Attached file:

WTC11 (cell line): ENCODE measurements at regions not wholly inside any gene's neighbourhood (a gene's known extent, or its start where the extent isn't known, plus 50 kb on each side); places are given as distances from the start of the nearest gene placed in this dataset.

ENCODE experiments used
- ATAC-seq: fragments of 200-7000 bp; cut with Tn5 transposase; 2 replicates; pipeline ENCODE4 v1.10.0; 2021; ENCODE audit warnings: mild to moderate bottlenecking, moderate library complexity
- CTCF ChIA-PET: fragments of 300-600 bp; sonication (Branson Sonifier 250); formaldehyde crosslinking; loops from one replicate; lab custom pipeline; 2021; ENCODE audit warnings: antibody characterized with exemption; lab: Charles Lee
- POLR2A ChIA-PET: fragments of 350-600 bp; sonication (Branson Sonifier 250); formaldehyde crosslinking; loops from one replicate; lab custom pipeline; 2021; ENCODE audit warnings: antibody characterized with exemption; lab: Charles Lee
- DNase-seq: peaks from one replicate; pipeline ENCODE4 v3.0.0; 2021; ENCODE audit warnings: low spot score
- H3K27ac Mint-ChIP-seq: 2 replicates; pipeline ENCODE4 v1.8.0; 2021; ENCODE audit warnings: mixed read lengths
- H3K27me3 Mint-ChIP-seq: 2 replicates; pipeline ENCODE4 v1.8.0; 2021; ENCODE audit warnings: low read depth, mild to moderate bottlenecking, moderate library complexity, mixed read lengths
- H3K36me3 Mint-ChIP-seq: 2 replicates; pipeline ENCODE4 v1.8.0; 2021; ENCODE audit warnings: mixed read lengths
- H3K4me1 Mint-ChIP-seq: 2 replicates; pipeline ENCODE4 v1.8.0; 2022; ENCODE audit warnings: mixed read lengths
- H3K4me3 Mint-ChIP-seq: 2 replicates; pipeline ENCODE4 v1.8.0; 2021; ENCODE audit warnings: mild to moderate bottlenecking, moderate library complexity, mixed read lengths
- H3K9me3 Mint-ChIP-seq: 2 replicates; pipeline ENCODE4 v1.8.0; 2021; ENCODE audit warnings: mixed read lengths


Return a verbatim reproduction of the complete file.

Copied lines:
WTC11 (cell line): ENCODE measurements at regions not wholly inside any gene's neighbourhood (a gene's known extent, or its start where the extent isn't known, plus 50 kb on each side); places are given as distances from the start of the nearest gene placed in this dataset.

ENCODE experiments used
- ATAC-seq: fragments of 200-7000 bp; cut with Tn5 transposase; 2 replicates; pipeline ENCODE4 v1.10.0; 2021; ENCODE audit warnings: mild to moderate bottlenecking, moderate library complexity
- CTCF ChIA-PET: fragments of 300-600 bp; sonication (Branson Sonifier 250); formaldehyde crosslinking; loops from one replicate; lab custom pipeline; 2021; ENCODE audit warnings: antibody characterized with exemption; lab: Charles Lee
- POLR2A ChIA-PET: fragments of 350-600 bp; sonication (Branson Sonifier 250); formaldehyde crosslinking; loops from one replicate; lab custom pipeline; 2021; ENCODE audit warnings: antibody characterized with exemption; lab: Charles Lee
- DNase-seq: peaks from one replicate; pipeline ENCODE4 v3.0.0; 2021; ENCODE audit warnings: low spot score
- H3K27ac Mint-ChIP-seq: 2 replicates; pipeline ENCODE4 v1.8.0; 2021; ENCODE audit warnings: mixed read lengths
- H3K27me3 Mint-ChIP-seq: 2 replicates; pipeline ENCODE4 v1.8.0; 2021; ENCODE audit warnings: low read depth, mild to moderate bottlenecking, moderate library complexity, mixed read lengths
- H3K36me3 Mint-ChIP-seq: 2 replicates; pipeline ENCODE4 v1.8.0; 2021; ENCODE audit warnings: mixed read lengths
- H3K4me1 Mint-ChIP-seq: 2 replicates; pipeline ENCODE4 v1.8.0; 2022; ENCODE audit warnings: mixed read lengths
- H3K4me3 Mint-ChIP-seq: 2 replicates; pipeline ENCODE4 v1.8.0; 2021; ENCODE audit warnings: mild to moderate bottlenecking, moderate library complexity, mixed read lengths
- H3K9me3 Mint-ChIP-seq: 2 replicates; pipeline ENCODE4 v1.8.0; 2021; ENCODE audit warnings: mixed read lengths